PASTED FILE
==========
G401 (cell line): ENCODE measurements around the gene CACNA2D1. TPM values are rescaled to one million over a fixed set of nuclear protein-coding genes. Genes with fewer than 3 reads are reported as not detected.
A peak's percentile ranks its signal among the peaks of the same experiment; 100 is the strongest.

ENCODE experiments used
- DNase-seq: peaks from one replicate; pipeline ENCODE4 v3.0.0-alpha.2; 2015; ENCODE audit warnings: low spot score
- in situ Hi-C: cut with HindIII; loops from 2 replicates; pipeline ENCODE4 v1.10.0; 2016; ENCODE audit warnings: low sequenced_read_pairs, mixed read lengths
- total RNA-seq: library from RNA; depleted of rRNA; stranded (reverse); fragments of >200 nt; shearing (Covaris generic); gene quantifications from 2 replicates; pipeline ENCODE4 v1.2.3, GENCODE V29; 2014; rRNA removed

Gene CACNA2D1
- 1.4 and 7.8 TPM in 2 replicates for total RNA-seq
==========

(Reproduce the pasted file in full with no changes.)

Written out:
G401 (cell line): ENCODE measurements around the gene CACNA2D1. TPM values are rescaled to one million over a fixed set of nuclear protein-coding genes. Genes with fewer than 3 reads are reported as not detected.
A peak's percentile ranks its signal among the peaks of the same experiment; 100 is the strongest.

ENCODE experiments used
- DNase-seq: peaks from one replicate; pipeline ENCODE4 v3.0.0-alpha.2; 2015; ENCODE audit warnings: low spot score
- in situ Hi-C: cut with HindIII; loops from 2 replicates; pipeline ENCODE4 v1.10.0; 2016; ENCODE audit warnings: low sequenced_read_pairs, mixed read lengths
- total RNA-seq: library from RNA; depleted of rRNA; stranded (reverse); fragments of >200 nt; shearing (Covaris generic); gene quantifications from 2 replicates; pipeline ENCODE4 v1.2.3, GENCODE V29; 2014; rRNA removed

Gene CACNA2D1
- 1.4 and 7.8 TPM in 2 replicates for total RNA-seq